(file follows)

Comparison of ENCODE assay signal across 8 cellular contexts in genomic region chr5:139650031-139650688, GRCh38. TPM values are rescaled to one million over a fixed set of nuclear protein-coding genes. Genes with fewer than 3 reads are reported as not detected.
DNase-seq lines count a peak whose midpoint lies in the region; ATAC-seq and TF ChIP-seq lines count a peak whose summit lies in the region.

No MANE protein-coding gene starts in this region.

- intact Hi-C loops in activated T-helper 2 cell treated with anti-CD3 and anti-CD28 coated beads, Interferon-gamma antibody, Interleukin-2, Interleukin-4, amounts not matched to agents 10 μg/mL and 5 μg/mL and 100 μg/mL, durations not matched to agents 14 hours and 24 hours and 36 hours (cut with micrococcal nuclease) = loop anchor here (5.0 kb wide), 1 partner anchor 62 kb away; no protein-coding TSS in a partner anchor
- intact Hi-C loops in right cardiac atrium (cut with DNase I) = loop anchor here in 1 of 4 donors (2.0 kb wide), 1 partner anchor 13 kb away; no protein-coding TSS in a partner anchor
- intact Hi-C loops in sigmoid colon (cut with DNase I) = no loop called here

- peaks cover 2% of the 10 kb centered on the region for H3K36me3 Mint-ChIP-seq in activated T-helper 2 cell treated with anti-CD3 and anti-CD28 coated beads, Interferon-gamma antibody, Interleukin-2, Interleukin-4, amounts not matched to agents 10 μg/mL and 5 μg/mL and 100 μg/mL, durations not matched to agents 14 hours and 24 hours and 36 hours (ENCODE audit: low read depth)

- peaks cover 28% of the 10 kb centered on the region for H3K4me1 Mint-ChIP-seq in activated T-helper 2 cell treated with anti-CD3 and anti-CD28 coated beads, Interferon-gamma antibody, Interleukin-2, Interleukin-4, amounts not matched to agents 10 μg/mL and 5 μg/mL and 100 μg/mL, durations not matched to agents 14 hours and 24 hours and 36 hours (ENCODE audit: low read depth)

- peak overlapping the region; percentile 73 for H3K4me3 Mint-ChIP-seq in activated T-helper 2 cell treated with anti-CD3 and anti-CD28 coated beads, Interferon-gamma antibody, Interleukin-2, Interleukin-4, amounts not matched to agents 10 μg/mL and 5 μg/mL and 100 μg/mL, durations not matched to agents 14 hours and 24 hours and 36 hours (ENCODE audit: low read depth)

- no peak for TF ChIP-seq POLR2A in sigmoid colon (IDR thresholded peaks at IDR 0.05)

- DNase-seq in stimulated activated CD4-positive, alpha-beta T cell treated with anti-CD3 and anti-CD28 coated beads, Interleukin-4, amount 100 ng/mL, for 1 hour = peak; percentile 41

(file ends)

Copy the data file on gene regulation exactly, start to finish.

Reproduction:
Comparison of ENCODE assay signal across 8 cellular contexts in genomic region chr5:139650031-139650688, GRCh38. TPM values are rescaled to one million over a fixed set of nuclear protein-coding genes. Genes with fewer than 3 reads are reported as not detected.
DNase-seq lines count a peak whose midpoint lies in the region; ATAC-seq and TF ChIP-seq lines count a peak whose summit lies in the region.

No MANE protein-coding gene starts in this region.

- intact Hi-C loops in activated T-helper 2 cell treated with anti-CD3 and anti-CD28 coated beads, Interferon-gamma antibody, Interleukin-2, Interleukin-4, amounts not matched to agents 10 μg/mL and 5 μg/mL and 100 μg/mL, durations not matched to agents 14 hours and 24 hours and 36 hours (cut with micrococcal nuclease) = loop anchor here (5.0 kb wide), 1 partner anchor 62 kb away; no protein-coding TSS in a partner anchor
- intact Hi-C loops in right cardiac atrium (cut with DNase I) = loop anchor here in 1 of 4 donors (2.0 kb wide), 1 partner anchor 13 kb away; no protein-coding TSS in a partner anchor
- intact Hi-C loops in sigmoid colon (cut with DNase I) = no loop called here

- peaks cover 2% of the 10 kb centered on the region for H3K36me3 Mint-ChIP-seq in activated T-helper 2 cell treated with anti-CD3 and anti-CD28 coated beads, Interferon-gamma antibody, Interleukin-2, Interleukin-4, amounts not matched to agents 10 μg/mL and 5 μg/mL and 100 μg/mL, durations not matched to agents 14 hours and 24 hours and 36 hours (ENCODE audit: low read depth)

- peaks cover 28% of the 10 kb centered on the region for H3K4me1 Mint-ChIP-seq in activated T-helper 2 cell treated with anti-CD3 and anti-CD28 coated beads, Interferon-gamma antibody, Interleukin-2, Interleukin-4, amounts not matched to agents 10 μg/mL and 5 μg/mL and 100 μg/mL, durations not matched to agents 14 hours and 24 hours and 36 hours (ENCODE audit: low read depth)

- peak overlapping the region; percentile 73 for H3K4me3 Mint-ChIP-seq in activated T-helper 2 cell treated with anti-CD3 and anti-CD28 coated beads, Interferon-gamma antibody, Interleukin-2, Interleukin-4, amounts not matched to agents 10 μg/mL and 5 μg/mL and 100 μg/mL, durations not matched to agents 14 hours and 24 hours and 36 hours (ENCODE audit: low read depth)

- no peak for TF ChIP-seq POLR2A in sigmoid colon (IDR thresholded peaks at IDR 0.05)

- DNase-seq in stimulated activated CD4-positive, alpha-beta T cell treated with anti-CD3 and anti-CD28 coated beads, Interleukin-4, amount 100 ng/mL, for 1 hour = peak; percentile 41